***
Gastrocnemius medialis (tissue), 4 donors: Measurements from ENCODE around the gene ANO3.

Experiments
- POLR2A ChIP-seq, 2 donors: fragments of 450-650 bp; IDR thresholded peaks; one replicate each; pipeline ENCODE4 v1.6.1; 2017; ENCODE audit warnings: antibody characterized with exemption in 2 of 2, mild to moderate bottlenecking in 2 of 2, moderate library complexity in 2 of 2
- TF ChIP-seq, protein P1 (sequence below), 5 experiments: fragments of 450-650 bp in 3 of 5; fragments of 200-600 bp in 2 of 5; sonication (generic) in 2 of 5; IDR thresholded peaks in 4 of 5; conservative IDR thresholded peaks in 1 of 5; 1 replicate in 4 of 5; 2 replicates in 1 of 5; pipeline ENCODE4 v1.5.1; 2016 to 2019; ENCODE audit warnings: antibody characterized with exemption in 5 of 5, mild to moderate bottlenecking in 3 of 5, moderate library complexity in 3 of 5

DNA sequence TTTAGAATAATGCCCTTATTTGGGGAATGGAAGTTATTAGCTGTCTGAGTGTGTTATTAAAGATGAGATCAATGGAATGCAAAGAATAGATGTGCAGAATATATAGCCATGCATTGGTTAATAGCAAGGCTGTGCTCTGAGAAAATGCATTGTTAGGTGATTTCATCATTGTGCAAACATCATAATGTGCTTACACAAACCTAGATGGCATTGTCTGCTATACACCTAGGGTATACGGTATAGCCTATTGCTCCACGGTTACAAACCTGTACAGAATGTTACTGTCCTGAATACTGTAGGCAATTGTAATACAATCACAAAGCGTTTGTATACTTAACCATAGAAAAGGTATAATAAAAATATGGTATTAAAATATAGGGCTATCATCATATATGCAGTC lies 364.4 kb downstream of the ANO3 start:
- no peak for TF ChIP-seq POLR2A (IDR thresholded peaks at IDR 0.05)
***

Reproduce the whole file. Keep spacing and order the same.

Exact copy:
Gastrocnemius medialis (tissue), 4 donors: Measurements from ENCODE around the gene ANO3.

Experiments
- POLR2A ChIP-seq, 2 donors: fragments of 450-650 bp; IDR thresholded peaks; one replicate each; pipeline ENCODE4 v1.6.1; 2017; ENCODE audit warnings: antibody characterized with exemption in 2 of 2, mild to moderate bottlenecking in 2 of 2, moderate library complexity in 2 of 2
- TF ChIP-seq, protein P1 (sequence below), 5 experiments: fragments of 450-650 bp in 3 of 5; fragments of 200-600 bp in 2 of 5; sonication (generic) in 2 of 5; IDR thresholded peaks in 4 of 5; conservative IDR thresholded peaks in 1 of 5; 1 replicate in 4 of 5; 2 replicates in 1 of 5; pipeline ENCODE4 v1.5.1; 2016 to 2019; ENCODE audit warnings: antibody characterized with exemption in 5 of 5, mild to moderate bottlenecking in 3 of 5, moderate library complexity in 3 of 5

DNA sequence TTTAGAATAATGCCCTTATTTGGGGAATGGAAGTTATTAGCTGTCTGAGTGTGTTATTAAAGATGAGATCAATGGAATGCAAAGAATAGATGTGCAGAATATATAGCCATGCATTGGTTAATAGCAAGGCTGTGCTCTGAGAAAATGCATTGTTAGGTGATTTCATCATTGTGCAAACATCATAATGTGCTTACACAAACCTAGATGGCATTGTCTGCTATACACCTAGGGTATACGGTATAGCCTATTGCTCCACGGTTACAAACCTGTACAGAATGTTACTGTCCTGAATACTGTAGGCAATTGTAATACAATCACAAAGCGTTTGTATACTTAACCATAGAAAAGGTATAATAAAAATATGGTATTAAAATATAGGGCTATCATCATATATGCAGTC lies 364.4 kb downstream of the ANO3 start:
- no peak for TF ChIP-seq POLR2A (IDR thresholded peaks at IDR 0.05)